A federal judge in Texas will decide whether the abortion pill, mifepristone, should be restricted or taken off the market.
U.S. District Judge Matthew Kacsmaryk, who heard arguments from both sides during a hearing in Amarillo on Wednesday, told lawyers he would issue a ruling “as soon as possible,” the Associated Press reported.
The hearing is part of a civil lawsuit filed in November against the U.S. Food and Drug Administration and the U.S. Department of Health and Human Services by the Alliance for Hippocratic Medicine, a coalition of pro-life medical groups and physicians that “upholds and promotes the fundamental principles of Hippocratic medicine,” according to its website. (pdf)
“Today we asked the court to put the health and wellbeing of women and girls first by undoing the harms that the FDA [U.S. Food and Drug Administration] has caused by illegally approving dangerous chemical abortion drugs and removing necessary protections,” Alliance Defending Freedom (ADF) Senior Counsel Erik Baptist said in a statement on Wednesday following the hearing. ADF represents the plaintiffs, Alliance for Hippocratic Medicine, in the case.
The plaintiffs’ lawyers had filed a motion seeking a preliminary injunction to remove mifepristone from the market, arguing the drug is unsafe and that it was improperly approved more than 20 years ago.
Justice Department Lawyer Julie Strauss Harris for the FDA asked the court to deny the motion claiming the drug is safe and taking it off the market would cause harm to patients who rely on the drug, NPR reported.
About the Drug
In 2000, the FDA approved the chemical abortion pill for ending pregnancies at up to seven weeks gestation or less. In 2016, the FDA extended the use in pregnancies at up to 10 weeks gestation.
Since the U.S. Supreme Court overturned its 1973 Roe v. Wade decision, the abortion drug has been increasingly prescribed and has become the most common method of abortion in the United States.
A policy implemented by the Biden administration allows the drugs to be distributed by mail.
Last month, Attorney General Ken Paxton joined a Missouri-led multistate coalition warning pharmacies, including CVS, Walgreens, and others, not to send abortion-inducing drugs via mail.
“Many people are not aware that federal law expressly prohibits using the mail to send or receive any drug that will ‘be used or applied for producing abortion,'” the letter reads, adding that doing so is a federal crime. (pdf)
How the Drug Works
First, the woman takes mifepristone orally. The drug cuts off the supply of progesterone to the uterus. Progesterone is necessary for the baby to continue developing and growing.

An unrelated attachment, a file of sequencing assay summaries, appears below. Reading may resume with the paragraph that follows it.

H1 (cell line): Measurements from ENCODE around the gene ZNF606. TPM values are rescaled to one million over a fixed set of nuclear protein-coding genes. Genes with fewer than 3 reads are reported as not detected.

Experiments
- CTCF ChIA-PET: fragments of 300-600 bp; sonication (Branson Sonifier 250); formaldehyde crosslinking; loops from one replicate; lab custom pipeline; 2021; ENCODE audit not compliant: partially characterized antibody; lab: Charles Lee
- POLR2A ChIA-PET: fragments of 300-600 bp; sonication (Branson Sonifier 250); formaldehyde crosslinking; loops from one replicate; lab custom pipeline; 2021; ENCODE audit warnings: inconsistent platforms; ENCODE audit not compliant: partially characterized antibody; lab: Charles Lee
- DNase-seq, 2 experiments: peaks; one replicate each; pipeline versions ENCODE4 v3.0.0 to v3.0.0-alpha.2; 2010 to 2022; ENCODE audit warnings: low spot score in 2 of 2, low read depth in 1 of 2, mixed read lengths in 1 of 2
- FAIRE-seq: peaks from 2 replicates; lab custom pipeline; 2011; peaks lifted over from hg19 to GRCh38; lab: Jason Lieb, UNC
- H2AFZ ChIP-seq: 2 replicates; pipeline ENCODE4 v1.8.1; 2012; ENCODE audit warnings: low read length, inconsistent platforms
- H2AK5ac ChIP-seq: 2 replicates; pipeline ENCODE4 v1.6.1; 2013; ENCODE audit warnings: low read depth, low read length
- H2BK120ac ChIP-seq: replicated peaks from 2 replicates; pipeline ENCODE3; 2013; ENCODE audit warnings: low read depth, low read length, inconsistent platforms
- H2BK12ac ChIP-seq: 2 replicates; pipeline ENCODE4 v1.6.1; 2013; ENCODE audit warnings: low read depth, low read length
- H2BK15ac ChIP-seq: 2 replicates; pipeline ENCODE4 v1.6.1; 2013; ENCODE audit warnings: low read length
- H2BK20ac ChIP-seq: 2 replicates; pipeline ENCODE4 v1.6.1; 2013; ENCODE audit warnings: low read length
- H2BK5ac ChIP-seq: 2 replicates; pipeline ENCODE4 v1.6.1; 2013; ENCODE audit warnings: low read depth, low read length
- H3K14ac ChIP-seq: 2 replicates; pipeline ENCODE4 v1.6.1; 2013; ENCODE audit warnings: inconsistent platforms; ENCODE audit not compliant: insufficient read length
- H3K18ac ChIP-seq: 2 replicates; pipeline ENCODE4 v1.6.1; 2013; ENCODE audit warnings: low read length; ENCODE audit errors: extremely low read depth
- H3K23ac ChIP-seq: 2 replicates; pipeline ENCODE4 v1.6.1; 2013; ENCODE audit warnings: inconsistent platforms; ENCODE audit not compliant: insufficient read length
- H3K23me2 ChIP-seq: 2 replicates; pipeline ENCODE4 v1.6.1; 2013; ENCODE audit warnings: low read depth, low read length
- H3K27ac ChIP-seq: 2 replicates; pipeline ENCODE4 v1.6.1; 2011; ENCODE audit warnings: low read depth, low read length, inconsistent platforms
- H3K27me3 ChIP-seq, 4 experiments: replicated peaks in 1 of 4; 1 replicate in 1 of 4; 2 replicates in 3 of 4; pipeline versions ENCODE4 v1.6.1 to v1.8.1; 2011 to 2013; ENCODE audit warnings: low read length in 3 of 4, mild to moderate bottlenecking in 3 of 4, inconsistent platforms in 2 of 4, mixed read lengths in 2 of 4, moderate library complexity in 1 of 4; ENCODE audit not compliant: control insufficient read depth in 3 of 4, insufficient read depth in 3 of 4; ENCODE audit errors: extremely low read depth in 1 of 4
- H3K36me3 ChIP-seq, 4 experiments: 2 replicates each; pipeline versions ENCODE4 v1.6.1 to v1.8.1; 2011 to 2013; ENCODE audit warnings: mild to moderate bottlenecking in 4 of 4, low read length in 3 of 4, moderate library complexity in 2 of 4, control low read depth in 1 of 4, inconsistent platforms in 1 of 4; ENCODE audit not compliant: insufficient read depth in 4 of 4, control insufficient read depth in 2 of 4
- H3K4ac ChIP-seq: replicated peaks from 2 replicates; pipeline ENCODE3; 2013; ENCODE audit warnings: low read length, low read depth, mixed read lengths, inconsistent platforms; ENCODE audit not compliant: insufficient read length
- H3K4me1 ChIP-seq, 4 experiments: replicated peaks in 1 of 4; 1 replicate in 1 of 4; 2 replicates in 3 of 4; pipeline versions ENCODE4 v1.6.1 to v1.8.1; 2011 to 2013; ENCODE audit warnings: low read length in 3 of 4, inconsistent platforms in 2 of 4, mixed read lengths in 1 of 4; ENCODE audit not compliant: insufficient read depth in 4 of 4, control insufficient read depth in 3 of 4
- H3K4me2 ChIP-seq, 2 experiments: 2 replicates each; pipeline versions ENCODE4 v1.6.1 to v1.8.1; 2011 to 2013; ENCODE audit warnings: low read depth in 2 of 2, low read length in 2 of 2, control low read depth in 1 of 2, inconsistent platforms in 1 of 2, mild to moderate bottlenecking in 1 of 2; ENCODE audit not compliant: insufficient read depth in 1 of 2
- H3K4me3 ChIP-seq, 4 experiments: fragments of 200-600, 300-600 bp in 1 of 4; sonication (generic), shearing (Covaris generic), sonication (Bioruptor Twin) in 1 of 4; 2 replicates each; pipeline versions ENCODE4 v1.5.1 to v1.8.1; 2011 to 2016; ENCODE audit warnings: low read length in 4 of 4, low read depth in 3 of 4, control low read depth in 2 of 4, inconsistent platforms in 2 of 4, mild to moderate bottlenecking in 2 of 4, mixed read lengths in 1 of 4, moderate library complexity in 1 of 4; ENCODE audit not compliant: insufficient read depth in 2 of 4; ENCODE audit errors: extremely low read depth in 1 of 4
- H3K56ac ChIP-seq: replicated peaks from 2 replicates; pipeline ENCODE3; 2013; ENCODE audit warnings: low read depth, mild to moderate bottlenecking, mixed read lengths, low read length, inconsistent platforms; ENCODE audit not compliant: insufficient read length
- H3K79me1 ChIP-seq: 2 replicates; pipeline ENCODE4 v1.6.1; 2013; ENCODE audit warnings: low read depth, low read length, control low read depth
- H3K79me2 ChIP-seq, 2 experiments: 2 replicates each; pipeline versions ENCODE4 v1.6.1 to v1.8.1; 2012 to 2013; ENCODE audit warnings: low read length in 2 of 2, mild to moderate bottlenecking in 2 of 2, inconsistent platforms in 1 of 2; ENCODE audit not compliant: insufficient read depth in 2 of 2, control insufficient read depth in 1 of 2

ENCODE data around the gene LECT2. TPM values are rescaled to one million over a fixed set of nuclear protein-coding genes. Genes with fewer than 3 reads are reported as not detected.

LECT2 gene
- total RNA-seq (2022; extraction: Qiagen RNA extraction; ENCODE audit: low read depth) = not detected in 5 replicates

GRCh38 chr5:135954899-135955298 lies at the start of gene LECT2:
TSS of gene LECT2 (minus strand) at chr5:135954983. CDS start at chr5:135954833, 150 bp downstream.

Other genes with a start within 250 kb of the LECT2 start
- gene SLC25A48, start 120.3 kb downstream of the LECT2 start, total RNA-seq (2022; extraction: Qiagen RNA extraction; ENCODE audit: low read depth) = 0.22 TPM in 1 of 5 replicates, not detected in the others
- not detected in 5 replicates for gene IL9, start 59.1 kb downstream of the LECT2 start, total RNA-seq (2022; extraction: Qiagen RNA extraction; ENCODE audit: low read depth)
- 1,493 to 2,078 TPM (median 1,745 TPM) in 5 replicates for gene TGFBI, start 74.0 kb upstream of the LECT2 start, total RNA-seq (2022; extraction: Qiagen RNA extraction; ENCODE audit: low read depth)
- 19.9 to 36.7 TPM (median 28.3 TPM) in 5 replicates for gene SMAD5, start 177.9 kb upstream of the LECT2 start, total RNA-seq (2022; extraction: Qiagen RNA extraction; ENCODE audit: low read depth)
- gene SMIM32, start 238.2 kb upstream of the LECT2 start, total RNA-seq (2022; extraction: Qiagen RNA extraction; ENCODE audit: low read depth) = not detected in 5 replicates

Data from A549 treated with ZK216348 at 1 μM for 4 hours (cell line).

Next, 24–48 hours later, the woman is instructed to take a second drug, misoprostol, to induce labor and delivery of the baby.
Between January and October 2022, there were 17,203 abortions recorded by Texas Health and Human Services.
Of those, 11,719 were chemical abortions.
Each side had two hours to present their arguments during Wednesday’s hearing.
Lawyers for the Alliance for Hippocratic Medicine argued that the FDA had overlooked the harmful complications of chemical abortion drugs.
“The [FDA] ignored the potential impacts of the hormone-blocking regimen on the developing bodies of adolescent girls in violation of the Pediatric Research and Equity Act (PREA),” according to court documents. “And the FDA disregarded the substantial evidence that chemical abortion drugs cause more complications than even surgical abortions.”
One study found that more than 35 percent of women who took the chemical abortion drugs visited the ER within 30 days, according to ADF.
The FDA has also reduced the number of required in-person office visits for chemical abortion from three to one, expanded who can prescribe and administer the drugs, and eliminated the requirement for abortionists to report non-fatal complications, the documents state.
ADF lawyers argued that the FDA did not have the authority to grant the drugs’ approval.
It did so based on a regulation that authorizes the “FDA to grant ‘accelerated approval’ of ‘certain new drug products that have been studied for their safety and effectiveness in treating serious or life-threatening illnesses and that provide meaningful therapeutic benefit to patients over existing treatments,” according to the documents.
“The plain text is clear it applies to illnesses,” Baptist for ADF argued. “Mifepristone is used to end pregnancies, and pregnancy isn’t an illness.”
Government lawyers said the terms of mifepristone’s use were replaced more than 10 years ago by subsequent FDA programs created by Congress, making the argument irrelevant.
“An injunction here would interfere with the interests of every state in the country,” Straus Harris said.
At one point during the hearing, the judge said that the ADF lawyers’ outline for the order of their arguments “tracks the elements for an injunction nicely.”
“Any relief you grant must be complete” and apply nationwide, Baptist said. “The harms of these abortion drugs know no bounds.”
If the judge rules in favor of the Alliance for Hippocratic Medicine, the Justice Department would file an appeal and likely seek an emergency stay while the case proceeds.
Kacsmaryk was appointed as a U.S. district judge of the Northern District of Texas by former President Donald Trump in 2019.